Daily View 2×2: 24 May 09

Welcome to the Sunday outing for The Voice’s new daily post series highlighting two big stories from the media and two “must read” blog posts from Liberal Democrats. As it’s a Sunday, there’s also a bonus extra supplement. If you spot anything for future posts, do let us know on [email protected]

2 Big Stories

MPs’ expenses
Heading into its third week, the MPs’ expense story shows no sign of abating. The latest scalp is that of Andrew MacKay, again. The story has been running for so long that not only was he one of its first victims (losing his Conservative Party job) but his turn has now come round again, and this time he’s announced that he won’t fight the next general election. Matters are unlikely to stop there as the controversy over his expense claims is tightly intertwined with those of his wife, fellow Conservative MP Julie Kirkbride, which are also coming under scutiny on other grounds.

Constitutional reform, and in particular electoral reform, is very much back on the political agenda. Those putting the case that the expenses scandal is a sign of, and in part caused by, a wider malaise in our political system will be heartened by The Observer’s coverage:

Now leading public figures have entered the debate through the columns of the Observer, with a call for a referendum on a new method for electing the House of Commons
Alan Johnson, the health secretary, has joined a cabinet push for a major overhaul of the way Britain is governed, in what will be seen by MPs as the start of a leadership bid.

His backing for electoral reform – including a review of scrapping the first-past-the-post system on which Westminster MPs are elected in favour of some form of proportional representation (PR) – came as John Denham, the skills secretary, also let it be known that he favours considering a number of “radical steps”, including electoral reform.

The move is seen as a potential way of restoring trust between voters and parliament and drawing a line under the expenses scandal. Electoral reform could make it easier to remove MPs who have transgressed, although its detractors argue that it risks benefiting the BNP, Ukip and other fringe parties.

In a letter to the Observer today, a powerful alliance of public figures ranging from the author Philip Pullman and actor Jonathan Pryce to the musician Brian Eno launch a fresh campaign for a referendum on PR on the same day as the next general election. They argue that the expenses crisis “reveals a nation governed by a political elite that has stopped listening and who are accountable to no one but their party machines”.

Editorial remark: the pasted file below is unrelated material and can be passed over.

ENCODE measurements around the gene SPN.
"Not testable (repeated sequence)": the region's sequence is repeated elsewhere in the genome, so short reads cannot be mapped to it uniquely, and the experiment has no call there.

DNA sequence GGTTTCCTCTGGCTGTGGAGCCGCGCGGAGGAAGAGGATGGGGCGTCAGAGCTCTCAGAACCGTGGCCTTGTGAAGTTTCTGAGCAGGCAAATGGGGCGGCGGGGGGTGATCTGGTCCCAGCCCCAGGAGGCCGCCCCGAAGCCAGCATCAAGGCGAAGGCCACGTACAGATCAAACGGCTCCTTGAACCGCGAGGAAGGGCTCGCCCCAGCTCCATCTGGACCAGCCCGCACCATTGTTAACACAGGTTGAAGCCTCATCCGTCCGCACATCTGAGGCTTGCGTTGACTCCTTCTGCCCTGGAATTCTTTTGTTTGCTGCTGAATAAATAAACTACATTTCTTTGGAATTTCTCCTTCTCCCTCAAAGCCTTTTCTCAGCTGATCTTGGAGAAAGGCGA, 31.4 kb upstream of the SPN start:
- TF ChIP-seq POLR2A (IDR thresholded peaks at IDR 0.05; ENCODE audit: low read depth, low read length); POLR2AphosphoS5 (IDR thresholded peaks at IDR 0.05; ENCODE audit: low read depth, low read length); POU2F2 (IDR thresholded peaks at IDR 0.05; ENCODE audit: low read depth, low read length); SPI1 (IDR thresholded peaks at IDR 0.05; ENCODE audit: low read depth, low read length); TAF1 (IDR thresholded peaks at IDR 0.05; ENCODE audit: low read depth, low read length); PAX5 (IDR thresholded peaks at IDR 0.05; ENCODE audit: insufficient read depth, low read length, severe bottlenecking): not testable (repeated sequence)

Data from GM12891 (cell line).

Pakistan at war with the Taliban
The fate of Pakistan is one that should be of interest all around the world for what happens in Pakistan not only has a huge impact on Afghanistan, where many soldiers from around the world are fighting and a large part of the world’s drugs trade originates, but also on its often fractious, and sometimes violent, relations with India.

A key turning point appears to have been reached, with the Pakistan establishment now largely agreed on the need to see the Taliban as their opponents and to take action, including force, to curb the Taliban’s growing power. The latest news is that Pakistani troops have entered Mingora, the main city in the Swat valley.

2 Must-Read Blog Posts

Jo Swinson and The Telegraph: complaints, complaints, complaints
James Graham is not a happy man, and with good reason. He tears into The Telegraph, BBC and The Guardian over their standards of journalism. But rather than just moaning, he’s gone and done something about it – and wants you too. (Careful James, with that sort of attitude you’ll get drummed out of the Blogger Union.)

Campaign focus: Don’t forget the locals
Meanwhile, there is political life beyond expenses, and in Britain too. In many parts of England there are local elections coming up, and even now councils (and mayors) still have major powers to affect many parts of our lives. Who runs which council, and who represents which ward, matters as Anders Hanson reminds us.

Sunday Bonus

For a bit of Sunday enjoyment, here’s a story and film showing you how to make your very own duck island for just £20. I feel a duck housing boom coming on.

And finally, a story about local Conservative election tactics being investigated by the police, from the Leicester Mercury via Liberal England:

Police have been called in to look into alleged dirty tricks relating to the upcoming county elections.

Leaked e-mails show that County Hall deputy leader Nicholas Rushton offered a pre-election deal to get a rival candidate to stand down in the Valley division in North West Leicestershire.

For two years, a legal row between the council and community has been ongoing over the use of Hardulph’s Primary School, in Breedon on the Hill, as a community centre.

Villager Simon Jones decided to stand as an independent in the June 4 elections because he believed that Coun Rushton had not represented the area properly on the issue.

As a result of this challenge, several e-mails show that Coun Rushton said he would guarantee a new village hall, and this would happen if Mr Jones pulled out of the election, which he did…

Liberal Democrat leader Simon Galton said: “Prior to this meeting, the Liberal Democrat group were extremely concerned that the Conservative administration were intending to allocate money contrary to the agreed council budget.

“It would be completely wrong for the Conservative administration to provide a community building in one community to ensure the re-election of the sitting Conservative councillor.”

It’s against the law to bribe someone into pulling out as an election candidate, so it looks as if there is a range of possible offences for the police to consider.

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